Where's Gone Autos? At the International Met Meet!

I’m packing up the car with the most popular Metropolitan novelty t-shirts of the year and heading to Kenosha!

Gone Autos is going to be a vendor at the
2011 International Metropolitan Meet from July 28-30. I expect to be drowning in neopolitan colors this year, but I always have fun at these shows.
Holding_Up_Shirt

The Metropolitan evokes the best kind of smiles: genuine, enthusiastic, and irony free. I’m happy to be part of this event and once again seeing old friends.

Gone Autos also has an amazing offer for Met fans interested in this t-shirt. If you can tell me what orphan car brands you see on my shirt at the show, I’ll knock $2 off the $21.95 asking price.

And since you’re a devoted fan of this blog, I’m going to give you the answers. Here goes:
1) Nash Metropolitan
2) Pontiac GTO
3) Curved Dash Oldsmobile
4) Oldsmobile Toronado
5) Packard
6) Tucker Torpedo
7) Kaiser Manhattan
8) Studebaker Avanti
9) Pontiac Solstice
10) Mercury Cougar
11) DeLorean
12) Crosley
13) Sharknose Graham

Write ‘em down. Recite ‘em to my face. Save two bucks! Motores Prudentiores, indeed! See you in Kenosha!
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An Open Letter to the Mechanic

You’ve done your job, sir. You’ve rescued that orphan car. You battled the Rust God and won. You’ve wielded Vulcan’s hammer to forge new parts from shapeless metal. You’ve vanquished the Beast and restored the Beauty. Your blood, sweat, tears, grease, and sacrifice are noble and heroic.

But I’m sorry, pal. You gotta stay home while your friend takes the car out and shows it off.

Here’s the thing. You’re a mechanic. You’re brilliant at what you do. But different jobs require different skills. Now that the car is done, you need to hand it over to your friend, the marketer.

The marketer goes to car shows and shakes hands. He talks to people. He tells stories about the car. He gets people excited and interested. Sometimes, he even thinks up promotional stunts to keep people engaged.

You think he’s a show off. You think he’s full of crap (or worse). You don’t trust him as far as you can throw a Studebaker V-8.

But what do you do when
you go to car shows? You sit in a lawn chair behind your car. You don’t talk to anyone you don’t know. Matter of fact, you’re hardly ever there with your car in the first place. Sorry, genius, but you’re a buzzkill at car shows.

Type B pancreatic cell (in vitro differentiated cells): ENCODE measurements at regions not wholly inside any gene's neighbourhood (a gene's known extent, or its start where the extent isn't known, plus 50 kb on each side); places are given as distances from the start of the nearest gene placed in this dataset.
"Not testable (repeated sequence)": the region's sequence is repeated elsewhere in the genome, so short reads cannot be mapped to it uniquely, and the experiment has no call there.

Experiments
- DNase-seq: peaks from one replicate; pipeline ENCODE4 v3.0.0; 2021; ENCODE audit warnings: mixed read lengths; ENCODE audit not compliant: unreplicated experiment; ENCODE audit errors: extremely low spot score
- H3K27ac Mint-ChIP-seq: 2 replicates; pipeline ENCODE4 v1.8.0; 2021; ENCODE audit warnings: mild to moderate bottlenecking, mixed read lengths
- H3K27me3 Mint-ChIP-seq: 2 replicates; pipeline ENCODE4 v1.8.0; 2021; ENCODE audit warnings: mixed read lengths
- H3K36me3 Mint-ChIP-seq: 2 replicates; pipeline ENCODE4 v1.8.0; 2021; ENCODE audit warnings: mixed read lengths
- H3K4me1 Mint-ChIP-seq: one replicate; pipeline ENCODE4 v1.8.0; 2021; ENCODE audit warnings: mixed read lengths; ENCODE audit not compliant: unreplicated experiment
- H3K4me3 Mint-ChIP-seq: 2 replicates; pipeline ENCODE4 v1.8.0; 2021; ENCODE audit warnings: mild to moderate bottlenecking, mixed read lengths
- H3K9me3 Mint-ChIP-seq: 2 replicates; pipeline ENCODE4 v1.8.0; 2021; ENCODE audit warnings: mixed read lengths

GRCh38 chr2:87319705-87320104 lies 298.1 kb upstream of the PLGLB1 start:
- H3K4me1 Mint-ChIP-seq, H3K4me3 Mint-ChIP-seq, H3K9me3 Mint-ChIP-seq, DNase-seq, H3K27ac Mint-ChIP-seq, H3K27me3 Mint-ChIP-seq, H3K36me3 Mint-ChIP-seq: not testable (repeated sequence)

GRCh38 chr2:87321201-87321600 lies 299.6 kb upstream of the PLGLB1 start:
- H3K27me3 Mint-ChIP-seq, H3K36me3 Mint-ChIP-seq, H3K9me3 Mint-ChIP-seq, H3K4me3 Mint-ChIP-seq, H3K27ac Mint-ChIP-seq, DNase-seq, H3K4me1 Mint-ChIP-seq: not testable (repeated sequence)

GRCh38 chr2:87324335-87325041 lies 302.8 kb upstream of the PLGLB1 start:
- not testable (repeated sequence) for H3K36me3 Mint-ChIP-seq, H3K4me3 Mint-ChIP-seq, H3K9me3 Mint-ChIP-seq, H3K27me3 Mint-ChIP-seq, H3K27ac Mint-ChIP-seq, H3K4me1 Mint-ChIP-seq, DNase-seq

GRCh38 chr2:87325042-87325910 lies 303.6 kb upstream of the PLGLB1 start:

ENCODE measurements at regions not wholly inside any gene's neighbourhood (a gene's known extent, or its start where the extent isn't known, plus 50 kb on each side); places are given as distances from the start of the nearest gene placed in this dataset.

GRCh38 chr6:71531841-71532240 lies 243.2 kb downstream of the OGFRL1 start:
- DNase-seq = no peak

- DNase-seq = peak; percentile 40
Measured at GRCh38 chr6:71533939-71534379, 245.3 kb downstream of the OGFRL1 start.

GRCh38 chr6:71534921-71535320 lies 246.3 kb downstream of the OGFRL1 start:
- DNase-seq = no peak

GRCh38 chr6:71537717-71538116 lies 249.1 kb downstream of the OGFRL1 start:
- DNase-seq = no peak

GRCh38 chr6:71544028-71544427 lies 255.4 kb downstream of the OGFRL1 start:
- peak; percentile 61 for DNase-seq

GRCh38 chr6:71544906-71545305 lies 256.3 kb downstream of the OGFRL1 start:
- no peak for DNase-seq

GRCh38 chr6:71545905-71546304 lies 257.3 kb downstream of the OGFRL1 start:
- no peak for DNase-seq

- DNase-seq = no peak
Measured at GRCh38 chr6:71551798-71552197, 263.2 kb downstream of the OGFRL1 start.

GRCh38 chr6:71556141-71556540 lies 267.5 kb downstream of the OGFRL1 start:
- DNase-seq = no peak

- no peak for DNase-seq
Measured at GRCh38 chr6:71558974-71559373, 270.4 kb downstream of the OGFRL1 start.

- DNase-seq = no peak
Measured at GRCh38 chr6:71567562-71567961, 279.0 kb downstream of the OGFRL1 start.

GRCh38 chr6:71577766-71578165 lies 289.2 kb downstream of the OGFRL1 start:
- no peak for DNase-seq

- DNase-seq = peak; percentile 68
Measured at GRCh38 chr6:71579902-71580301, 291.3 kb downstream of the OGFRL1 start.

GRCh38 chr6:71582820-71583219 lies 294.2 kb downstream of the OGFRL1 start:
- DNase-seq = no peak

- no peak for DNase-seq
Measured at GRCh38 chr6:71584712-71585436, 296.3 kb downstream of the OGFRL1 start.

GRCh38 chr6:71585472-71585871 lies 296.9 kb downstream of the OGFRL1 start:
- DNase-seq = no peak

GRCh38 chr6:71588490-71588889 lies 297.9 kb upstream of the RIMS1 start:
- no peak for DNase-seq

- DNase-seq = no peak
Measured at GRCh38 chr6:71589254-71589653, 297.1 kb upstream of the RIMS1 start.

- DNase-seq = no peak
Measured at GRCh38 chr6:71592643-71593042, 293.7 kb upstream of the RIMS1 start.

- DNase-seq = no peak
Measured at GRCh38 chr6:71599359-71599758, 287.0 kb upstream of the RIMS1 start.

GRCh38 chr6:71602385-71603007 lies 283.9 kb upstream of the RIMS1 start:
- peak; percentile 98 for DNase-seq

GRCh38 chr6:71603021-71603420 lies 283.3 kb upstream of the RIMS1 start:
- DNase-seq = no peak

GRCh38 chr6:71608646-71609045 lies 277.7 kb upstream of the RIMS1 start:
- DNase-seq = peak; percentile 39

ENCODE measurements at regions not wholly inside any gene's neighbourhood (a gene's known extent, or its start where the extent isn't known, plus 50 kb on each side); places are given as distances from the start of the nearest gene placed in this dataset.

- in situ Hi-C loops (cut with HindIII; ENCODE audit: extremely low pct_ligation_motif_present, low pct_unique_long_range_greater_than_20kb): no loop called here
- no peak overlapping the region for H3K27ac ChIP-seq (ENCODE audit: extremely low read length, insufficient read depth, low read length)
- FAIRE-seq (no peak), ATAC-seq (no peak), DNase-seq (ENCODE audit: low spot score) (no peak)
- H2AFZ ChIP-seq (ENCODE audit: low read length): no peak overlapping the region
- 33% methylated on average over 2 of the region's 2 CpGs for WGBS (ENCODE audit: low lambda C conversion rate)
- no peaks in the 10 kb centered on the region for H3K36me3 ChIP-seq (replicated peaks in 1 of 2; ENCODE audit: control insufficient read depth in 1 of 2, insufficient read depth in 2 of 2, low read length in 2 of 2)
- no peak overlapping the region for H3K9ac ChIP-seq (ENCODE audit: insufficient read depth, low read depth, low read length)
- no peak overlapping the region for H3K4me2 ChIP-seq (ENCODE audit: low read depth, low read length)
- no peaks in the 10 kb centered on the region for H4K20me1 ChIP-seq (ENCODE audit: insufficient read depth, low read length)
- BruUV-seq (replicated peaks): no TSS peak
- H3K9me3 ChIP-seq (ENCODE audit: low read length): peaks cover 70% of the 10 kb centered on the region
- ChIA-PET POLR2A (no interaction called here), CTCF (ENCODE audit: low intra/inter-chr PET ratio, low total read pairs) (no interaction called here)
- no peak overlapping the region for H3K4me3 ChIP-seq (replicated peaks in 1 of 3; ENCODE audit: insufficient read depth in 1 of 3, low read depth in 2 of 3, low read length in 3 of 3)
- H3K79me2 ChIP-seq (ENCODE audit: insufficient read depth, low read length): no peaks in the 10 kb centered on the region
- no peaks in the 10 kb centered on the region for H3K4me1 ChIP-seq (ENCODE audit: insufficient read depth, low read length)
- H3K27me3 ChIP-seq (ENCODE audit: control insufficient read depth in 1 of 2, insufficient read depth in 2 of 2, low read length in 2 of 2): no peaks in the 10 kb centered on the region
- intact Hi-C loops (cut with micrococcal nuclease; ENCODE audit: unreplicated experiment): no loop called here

Trust the marketer to do his job. He’s really good at informing, entertaining, and educating. In the words “car show,” you bring the “car”; he brings the “show.”

I know it’s hard to accept, but the marketer is as important as you are. And here’s a thought: if both of you start working together, I’ll bet you go a lot farther with that classic car than either one of you could alone. Teamwork gets better mileage.

So at the next car show, let the marketer take the wheel. You provide the fan belts and fan blades. Let him provide the fans. Together, you’ll be cool.
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Turn outward to get the turn out.

Classic car fans are deeply concerned these days about declining club memberships and apathy among young people.

Part of this is natural. It’s difficult to get young folks excited about cars they didn’t grow up with or have a personal connection with.

But I think a humongous part of this decline is staring at us in the mirror.

When you go to a car show, do you look forward to it primarily as an opportunity to connect with old friends? Or do you think about it as a way to recruit new members?

If it’s the former, then you’re really just organizing a cocktail party with cars. Nothing wrong with that, of course, but when you turn inward toward each other, you won’t really recruit many new members.

If it’s the latter, then you’re thinking about growing, expanding, and perpetuating your hobby. Turning outward toward the public now may be the best way to make sure you still have your orphan car show 10 years from now.
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Gone Autos Podcast #3: "All Canadian Car" with Stu Chapman

Did you know that Studebaker released a comedy record in Late 1964? It’s strange. It’s rare. It’s true.
All Canadian Car label

In this podcast, you’ll hear the complete recording of a limited-release comedy sketch called All Canadian Car. Then Stu Chapman, Studebaker’s last Director of Advertising and Promotion, joins us to tell us what it was all about and why it was made.

Listen to the audio-only version here.

For a video-enhanced version, click on over to the
Gone Autos Podcast page. (You’ll need QuickTime for Mac or Windows to enjoy both sites and sounds.)
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